• Group project that develops a digital economy solution to tackle a real world problem: 40% (learning outcomes 3, 4 and 5)

  • Individual essay to reflect on the application of the solution: 60% (learning outcomes 1, 2 and 3)



Formative assessment
Formative feedback is offered on an ongoing basis during seminars/group discussions, active learning sessions and project tutorials, which may be done face-to-face or online (synchronously).

Feedback
Formative feedback is provided as detailed above.
Summative feedback is provided in writing, separately for each of the elements of assessment.

Module aims

  • Analyse the generic contribution of digital technologies to sustainable development
  • Apply critical conceptual frameworks to understand digital economy evidence and practice in various contexts
  • Identify and apply their own potential as digital innovators and demonstrate an appreciation of the trade-offs involved in embracing that solution

Learning outcomes

Attributes Developed
003 Think critically and creatively about the challenge of applying digital economy solutions to world problems and its alternative course of actions KCP
002 Appreciate the mechanisms, roles and effects of digital technologies for development KC
001 Demonstrate knowledge on the technological, social and economic principles of digital technologies to solve real world problems KCP
004 Apply technical skills to use basic technologies to develop a digital presence PT
005 Apply entrepreneurial design principles to organise and communicate a project CPT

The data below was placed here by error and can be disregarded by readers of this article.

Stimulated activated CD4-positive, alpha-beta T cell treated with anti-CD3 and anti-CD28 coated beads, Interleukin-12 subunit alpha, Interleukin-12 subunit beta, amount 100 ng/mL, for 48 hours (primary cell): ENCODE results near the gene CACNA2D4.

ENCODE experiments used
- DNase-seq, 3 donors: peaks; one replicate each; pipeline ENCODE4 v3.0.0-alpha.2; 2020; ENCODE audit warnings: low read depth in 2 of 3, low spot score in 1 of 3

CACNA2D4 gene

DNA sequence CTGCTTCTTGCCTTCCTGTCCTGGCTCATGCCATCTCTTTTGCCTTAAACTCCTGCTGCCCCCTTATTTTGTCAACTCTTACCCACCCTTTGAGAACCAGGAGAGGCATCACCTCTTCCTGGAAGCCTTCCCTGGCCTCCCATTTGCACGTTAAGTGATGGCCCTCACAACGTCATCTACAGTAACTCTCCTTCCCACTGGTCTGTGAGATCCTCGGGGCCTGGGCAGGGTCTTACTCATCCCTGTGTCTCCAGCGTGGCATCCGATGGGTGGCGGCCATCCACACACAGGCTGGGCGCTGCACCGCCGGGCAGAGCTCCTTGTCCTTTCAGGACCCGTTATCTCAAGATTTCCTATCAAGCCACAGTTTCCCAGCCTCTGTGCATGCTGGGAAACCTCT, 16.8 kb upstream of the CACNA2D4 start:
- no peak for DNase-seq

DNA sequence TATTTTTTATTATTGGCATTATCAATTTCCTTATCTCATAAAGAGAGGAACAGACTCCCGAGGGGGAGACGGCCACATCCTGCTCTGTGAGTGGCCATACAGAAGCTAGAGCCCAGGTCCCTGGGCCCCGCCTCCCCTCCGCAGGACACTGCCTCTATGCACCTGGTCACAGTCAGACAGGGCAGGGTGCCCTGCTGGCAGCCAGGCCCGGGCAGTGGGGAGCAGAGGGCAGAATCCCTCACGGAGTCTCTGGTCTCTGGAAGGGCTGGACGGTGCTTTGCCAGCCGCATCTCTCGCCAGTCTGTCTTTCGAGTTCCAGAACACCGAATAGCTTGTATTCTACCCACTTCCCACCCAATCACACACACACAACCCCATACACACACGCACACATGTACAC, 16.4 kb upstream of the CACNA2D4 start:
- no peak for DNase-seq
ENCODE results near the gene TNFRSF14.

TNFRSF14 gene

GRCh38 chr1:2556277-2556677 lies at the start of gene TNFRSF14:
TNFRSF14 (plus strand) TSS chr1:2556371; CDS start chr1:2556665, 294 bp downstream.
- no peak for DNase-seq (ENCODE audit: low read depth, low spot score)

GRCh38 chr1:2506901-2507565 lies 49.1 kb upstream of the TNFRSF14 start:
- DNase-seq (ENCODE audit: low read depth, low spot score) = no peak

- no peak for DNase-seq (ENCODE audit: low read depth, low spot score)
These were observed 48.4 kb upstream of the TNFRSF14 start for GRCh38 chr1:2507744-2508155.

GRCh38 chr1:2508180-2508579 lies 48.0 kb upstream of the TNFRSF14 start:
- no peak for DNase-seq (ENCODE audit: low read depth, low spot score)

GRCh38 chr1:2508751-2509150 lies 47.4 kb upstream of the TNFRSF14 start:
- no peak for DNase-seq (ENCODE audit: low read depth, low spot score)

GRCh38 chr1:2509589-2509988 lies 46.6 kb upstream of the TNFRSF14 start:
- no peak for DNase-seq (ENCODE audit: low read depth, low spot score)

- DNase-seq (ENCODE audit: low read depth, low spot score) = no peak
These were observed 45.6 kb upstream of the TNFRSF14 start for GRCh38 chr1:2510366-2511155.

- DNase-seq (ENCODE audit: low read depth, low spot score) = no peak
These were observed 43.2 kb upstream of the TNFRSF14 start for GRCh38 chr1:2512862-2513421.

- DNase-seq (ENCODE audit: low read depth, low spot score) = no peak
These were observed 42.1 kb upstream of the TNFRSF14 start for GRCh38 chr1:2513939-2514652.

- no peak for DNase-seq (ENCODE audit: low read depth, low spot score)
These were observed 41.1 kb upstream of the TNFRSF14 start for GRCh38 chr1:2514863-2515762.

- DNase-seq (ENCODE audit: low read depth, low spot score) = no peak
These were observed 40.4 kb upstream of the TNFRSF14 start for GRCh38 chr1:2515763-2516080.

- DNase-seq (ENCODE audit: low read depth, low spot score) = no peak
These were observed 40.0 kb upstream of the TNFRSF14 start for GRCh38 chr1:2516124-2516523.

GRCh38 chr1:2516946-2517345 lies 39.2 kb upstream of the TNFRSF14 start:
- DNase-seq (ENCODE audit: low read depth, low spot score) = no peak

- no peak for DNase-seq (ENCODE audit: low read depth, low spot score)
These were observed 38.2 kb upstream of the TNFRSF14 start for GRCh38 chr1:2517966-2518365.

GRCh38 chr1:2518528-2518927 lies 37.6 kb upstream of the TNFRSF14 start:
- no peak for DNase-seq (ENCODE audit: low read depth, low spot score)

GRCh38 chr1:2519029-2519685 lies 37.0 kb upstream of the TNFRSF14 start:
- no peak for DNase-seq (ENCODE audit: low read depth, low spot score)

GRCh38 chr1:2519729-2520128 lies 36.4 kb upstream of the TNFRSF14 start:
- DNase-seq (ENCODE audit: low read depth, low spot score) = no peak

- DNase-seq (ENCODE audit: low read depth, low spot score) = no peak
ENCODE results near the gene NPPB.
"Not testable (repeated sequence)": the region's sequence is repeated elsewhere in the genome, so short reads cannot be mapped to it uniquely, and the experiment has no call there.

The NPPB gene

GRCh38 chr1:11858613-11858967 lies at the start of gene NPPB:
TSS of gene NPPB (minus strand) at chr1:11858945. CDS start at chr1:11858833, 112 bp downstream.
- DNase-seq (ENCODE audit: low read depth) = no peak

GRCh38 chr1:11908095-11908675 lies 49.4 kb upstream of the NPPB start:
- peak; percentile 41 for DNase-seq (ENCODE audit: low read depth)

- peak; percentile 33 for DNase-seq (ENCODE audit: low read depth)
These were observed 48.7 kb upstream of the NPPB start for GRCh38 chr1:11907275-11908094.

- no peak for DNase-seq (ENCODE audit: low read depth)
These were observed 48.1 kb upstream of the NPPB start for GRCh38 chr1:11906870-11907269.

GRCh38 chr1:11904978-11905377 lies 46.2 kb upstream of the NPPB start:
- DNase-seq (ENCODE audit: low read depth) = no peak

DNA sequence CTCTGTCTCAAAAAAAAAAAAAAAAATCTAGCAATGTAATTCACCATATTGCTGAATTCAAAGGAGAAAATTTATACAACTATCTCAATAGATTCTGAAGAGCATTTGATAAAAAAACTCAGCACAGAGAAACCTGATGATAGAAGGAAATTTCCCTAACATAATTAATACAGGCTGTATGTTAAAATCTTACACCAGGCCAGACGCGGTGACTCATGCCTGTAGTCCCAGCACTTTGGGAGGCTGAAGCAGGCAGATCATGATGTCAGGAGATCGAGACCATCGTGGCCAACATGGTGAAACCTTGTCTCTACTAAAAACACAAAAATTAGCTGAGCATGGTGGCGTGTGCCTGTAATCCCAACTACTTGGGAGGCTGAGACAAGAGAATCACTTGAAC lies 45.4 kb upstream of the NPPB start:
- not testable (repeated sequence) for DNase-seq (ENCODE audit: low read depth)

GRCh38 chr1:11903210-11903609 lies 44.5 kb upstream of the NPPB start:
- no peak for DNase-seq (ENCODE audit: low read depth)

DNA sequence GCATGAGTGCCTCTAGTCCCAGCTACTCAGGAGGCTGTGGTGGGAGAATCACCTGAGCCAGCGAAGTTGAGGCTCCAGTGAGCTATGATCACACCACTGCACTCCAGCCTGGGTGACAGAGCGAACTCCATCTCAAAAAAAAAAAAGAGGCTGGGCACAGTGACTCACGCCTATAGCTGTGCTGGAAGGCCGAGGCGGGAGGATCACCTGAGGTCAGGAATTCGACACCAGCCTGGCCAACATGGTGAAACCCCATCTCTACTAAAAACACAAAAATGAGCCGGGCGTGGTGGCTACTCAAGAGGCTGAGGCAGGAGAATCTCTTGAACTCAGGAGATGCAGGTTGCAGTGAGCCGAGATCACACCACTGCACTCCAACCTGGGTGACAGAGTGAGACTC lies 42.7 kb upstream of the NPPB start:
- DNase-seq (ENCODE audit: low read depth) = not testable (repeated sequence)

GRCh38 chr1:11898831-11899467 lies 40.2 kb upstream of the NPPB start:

Attributes Developed

C - Cognitive/analytical

K - Subject knowledge

T - Transferable skills

P - Professional/Practical skills

Methods of Teaching / Learning

The learning and teaching strategy is designed on the principles of project-based experiential pedagogy and thus combines research-informed academic content with applied learning through project work.

Learning and teaching is research-led and follows a student-focused, experiential, flipped-classroom methodology with online elements. It comprises lectures, group discussions, masterclass sessions, and practical platform design workshops. It includes active and self-directed learning-both group and individual. Prior to attending the lecture and seminar, students are expected to undertake the essential reading and complete any set work for the sessions.

The project work, which is the basis of both active learning and module assessment, is designed to give students the experience of working in an international and cross-cultural context. It is supported by engagement with practice through real-world cases and may include talks from guest practitioners, webinars and company visits. Together with dedicated group project tutorials- these sessions are designed to support student learning project work providing formative feedback in preparation for the assessment.

The learning and teaching methods include:


  • Lectures are mainly designed to illustrate and explain theoretical concepts and models.

  • Seminars/group discussions are designed to develop a more practical insight into the applied nature of the various topics covered: they help explore the theoretical concepts and models by reference to a range of topical issues and case studies.

  • Active learning includes engaging in classroom practical exercises, video and case analyses, and group project work.